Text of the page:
5 Facts About Wage Garnishment


Category: Personal Bankruptcy (8) comments

Creditors can garnish your wages if you have stopped making payments towards your debt. In most cases they must obtain a wage garnishment order from the court and depending on the province can garnish up to 50% of your wages. If you are facing a a garnishee, read our tip sheet with 5 basic facts you need to know about a wage garnishment in Canada.

If you think bankruptcy can help, contact a bankruptcy trustee or review our other articles about dealing with a garnishment order:

  1. Is bankruptcy the best way to stop a wage garnishment
  2. Can creditors call my employer about my debts?
  3. What to do when CRA freezes your bank account.
  4. Who will know I’ve filed bankruptcy?

stop wage garnishment Canada information

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    1. J. Douglas Hoyes

      Bill: It is more difficult for a creditor to garnishee someone who is self-employed, because technically there is no “employer”. However, if most of your income is from one source, it’s generally not difficult for the creditor to figure out who you “work” for, and get a court order to garnishee your income. It is very easy for CRA to do this if you owe taxes, because they generally know where you are earning your income.

      Reply
  1. Allan L

    I am considering returning to employment with an employer that I left for a better paying job over 2 years ago. At the time I had a garnishment on my wages through that employer. If I am rehired, is the employer obligated to continue with the garnishee or is a new garnishee order required?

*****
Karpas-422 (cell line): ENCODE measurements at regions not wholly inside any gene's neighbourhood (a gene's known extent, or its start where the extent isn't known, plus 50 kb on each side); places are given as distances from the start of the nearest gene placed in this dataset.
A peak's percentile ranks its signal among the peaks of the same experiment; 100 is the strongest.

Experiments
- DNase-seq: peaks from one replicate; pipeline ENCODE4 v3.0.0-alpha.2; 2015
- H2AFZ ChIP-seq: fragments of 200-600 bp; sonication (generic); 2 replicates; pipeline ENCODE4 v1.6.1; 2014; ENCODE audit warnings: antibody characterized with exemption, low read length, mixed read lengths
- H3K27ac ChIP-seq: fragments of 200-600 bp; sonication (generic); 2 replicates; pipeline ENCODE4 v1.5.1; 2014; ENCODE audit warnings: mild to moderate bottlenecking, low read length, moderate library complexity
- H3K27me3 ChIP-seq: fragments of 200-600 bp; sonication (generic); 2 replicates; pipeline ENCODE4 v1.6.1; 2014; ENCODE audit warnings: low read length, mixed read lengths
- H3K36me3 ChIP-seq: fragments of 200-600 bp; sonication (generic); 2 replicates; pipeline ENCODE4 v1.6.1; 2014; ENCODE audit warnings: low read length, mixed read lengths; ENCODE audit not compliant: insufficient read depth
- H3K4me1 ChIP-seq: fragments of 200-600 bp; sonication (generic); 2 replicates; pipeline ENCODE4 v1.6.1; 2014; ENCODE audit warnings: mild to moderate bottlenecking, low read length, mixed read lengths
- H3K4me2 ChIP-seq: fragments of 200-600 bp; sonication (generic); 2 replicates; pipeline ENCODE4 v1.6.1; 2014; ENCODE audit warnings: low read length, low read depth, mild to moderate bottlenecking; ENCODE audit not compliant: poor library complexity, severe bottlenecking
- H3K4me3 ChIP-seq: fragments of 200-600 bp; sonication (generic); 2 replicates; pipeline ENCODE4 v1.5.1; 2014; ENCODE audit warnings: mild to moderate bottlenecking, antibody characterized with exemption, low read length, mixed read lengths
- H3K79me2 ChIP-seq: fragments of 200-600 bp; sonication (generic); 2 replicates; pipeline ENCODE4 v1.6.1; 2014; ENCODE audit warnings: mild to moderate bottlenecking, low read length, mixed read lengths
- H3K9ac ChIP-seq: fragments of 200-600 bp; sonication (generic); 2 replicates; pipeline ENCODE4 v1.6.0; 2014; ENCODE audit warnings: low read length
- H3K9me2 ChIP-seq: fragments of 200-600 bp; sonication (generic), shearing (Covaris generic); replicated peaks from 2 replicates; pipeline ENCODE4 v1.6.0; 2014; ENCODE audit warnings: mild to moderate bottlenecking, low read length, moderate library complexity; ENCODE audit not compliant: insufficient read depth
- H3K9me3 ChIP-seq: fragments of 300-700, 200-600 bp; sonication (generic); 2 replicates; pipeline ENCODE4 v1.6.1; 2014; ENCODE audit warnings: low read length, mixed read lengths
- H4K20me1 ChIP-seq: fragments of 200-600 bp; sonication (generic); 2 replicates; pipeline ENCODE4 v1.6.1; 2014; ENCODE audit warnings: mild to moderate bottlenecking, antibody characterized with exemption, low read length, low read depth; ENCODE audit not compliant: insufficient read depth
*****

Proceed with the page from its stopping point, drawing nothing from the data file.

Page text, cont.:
Reply
    1. J. Douglas Hoyes

      Hi Alan. Yes, if the garnishment order is still in effect, and your employer is aware of it, they would likely resume the garnishment once you start working there again. I suggest you talk to the employer and ask them if they still have the paperwork, and whether or not they plan to enforce it.

      Reply
    1. Ted Michalos

      It is not. I am not a lawyer so I can’t give you legal advice, but try a Google search for “wage garnishments New Brunswick” and you’ll find many sites that explain the process. Very breifly, the people you owe money to have the right to apply to the Court for a Judgment and then for the right to garnishee your wages.

      Reply
  2. Nicole

    I have a garnishment with cra and have left that employer. I have started a new job and would like to make arrangements to pay off the remaining balance without the new job getting garnished. How do i do this? Also.. how long will it take before they garnish the new job..so I have time to call them

    Reply
    1. J. Douglas Hoyes

      Hi Nicole. Unless you tell CRA where you are working, it is likely that they won’t find out where you are working until they get a copy of your T4 at the end of the year. To avoid a further garnishment, you have two choices.

      First, you could simply start making payments to CRA. You can set them up as a bill payee through your bank, and send a payment to them every payday if you want, just like you pay any other bill. If they amount you owe them can be paid off over the next few months, that may be the simplest option.

      The second option would be to call CRA and make payment arrangements directly with them (“Hi, I’d like to send you $XXX every month; if I do that, will you agree to not garnish my wages?”) The disadvantage to this strategy is you may have to wait on hold on the phone for an hour to talk to a human being, and there is also the chance that CRA will say “tell us where you work so we can notify your new employer of the garnishment”, so the best strategy will depend on whether or not you can get them paid off before they find out where you are now working.

      Reply

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